CBS commemorates Beatles first appearance
It's hard to overstate the significance of The Beatles' first appearance on American television back on Feb. 9, 1964. Not only did it mark the true beginning of "Beatlemania" here is the States, but it served as the catalyst for the so-called "British Invasion."
On Sunday, CBS, the network which broadcasted "The Ed Sullivan Show" - where The Beatles made their first U.S. television appearance 50 years ago - aired a tribute on the anniversary that featured Ringo Starr and Paul McCartney.
"The Night That Changed America: A Grammy Salute to The Beatles" was a two and a half-hour salute to arguably the most influential and successful musical group that has ever existed.
Part tribute concert and part retrospective documentary, the special was a thoroughly enjoyable television event full of can't miss moments for any Beatles fan.
Performances included "All My Loving" and "Ticket to Ride" by Maroon 5, "We Can Work It Out" by Stevie Wonder, "Don't Let Me Down" by John Mayer and Keith Urban, and "Revolution" by Imagine Dragons.
Each act was introduced by a celebrity who briefly described what "The Beatles" meant to them, including Jeff Bridges and Johnny Depp.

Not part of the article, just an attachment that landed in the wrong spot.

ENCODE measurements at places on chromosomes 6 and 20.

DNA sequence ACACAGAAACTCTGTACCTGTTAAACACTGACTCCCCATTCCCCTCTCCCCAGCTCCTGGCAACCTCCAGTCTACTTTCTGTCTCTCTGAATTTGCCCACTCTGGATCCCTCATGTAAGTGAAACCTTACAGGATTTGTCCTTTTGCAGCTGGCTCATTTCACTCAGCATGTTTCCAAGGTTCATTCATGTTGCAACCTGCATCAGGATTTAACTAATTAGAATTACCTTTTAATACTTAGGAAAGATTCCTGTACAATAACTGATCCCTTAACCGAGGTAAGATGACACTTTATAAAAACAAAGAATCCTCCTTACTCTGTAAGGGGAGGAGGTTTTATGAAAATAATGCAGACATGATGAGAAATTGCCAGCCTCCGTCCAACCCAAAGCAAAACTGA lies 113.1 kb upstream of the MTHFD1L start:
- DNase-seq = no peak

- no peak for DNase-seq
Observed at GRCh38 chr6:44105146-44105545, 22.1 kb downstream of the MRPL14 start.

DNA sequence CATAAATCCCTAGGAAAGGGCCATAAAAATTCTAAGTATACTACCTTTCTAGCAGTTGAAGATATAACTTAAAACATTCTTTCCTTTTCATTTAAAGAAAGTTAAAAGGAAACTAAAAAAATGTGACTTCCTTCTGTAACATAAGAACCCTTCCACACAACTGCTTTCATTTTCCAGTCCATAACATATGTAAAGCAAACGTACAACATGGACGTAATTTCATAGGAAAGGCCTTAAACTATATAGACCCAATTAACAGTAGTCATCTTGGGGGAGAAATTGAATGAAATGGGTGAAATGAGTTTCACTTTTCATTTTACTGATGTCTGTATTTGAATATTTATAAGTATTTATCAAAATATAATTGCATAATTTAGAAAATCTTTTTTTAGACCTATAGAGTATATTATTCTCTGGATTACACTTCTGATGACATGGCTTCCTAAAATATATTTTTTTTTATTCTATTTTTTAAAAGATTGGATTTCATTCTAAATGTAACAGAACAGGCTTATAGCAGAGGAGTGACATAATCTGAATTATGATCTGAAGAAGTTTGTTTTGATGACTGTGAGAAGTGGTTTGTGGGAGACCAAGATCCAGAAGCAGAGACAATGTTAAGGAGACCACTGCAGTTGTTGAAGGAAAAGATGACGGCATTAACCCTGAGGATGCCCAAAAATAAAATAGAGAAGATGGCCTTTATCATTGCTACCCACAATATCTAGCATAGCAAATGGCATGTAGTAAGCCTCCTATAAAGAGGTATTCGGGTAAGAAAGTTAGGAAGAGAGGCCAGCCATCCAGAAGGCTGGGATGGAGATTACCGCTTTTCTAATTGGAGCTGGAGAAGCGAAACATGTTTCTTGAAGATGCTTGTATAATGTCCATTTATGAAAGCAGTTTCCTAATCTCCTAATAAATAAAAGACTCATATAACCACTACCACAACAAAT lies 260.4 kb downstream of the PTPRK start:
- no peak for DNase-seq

While some of the tribute acts - including Dave Grohl and Jeff Lynne on "Hey Bulldog" and Alicia Keys and John Legend on "Let It Be" - were quite enjoyable, a few efforts weren't nearly as impressive (Katy Perry's rendition of "Yesterday" comes to mind).
Of course every tribute performance was a warm-up to the main act. While John Lennon and George Harrison have long since passed, Starr and McCartney were eager to take the stage again.
Starr was first, starting off with "Matchbox," "Boys," and "Yellow Submarine." McCartney followed with "I Saw Her Standing There," "Get Back," "Birthday" and "Sgt. Pepper's Lonely Hearts Club Band." The pair then performed "With a Little Help From My Friends" together before finishing off the evening with "Hey Jude," a fitting if somewhat predictable finale.
Spliced between the musical acts were segments of a David Letterman interview of McCartney and Starr in the Ed Sullivan Theater, the site of both The Beatles' historic broadcast half a century ago and the home of Letterman's "Late Show." In these pieces, the two music legends reminisced about returning to New York and their memories of the studio.
Additionally, footage from the actual broadcast of "The Ed Sullivan Show" was aired along with short interviews with members of the studio audience from the historic performance.
If the special proved anything, it's that The Beatles still strike a special chord with audiences over half a century after their arrival. From generation to generation, across the universe, their legacy lives on.
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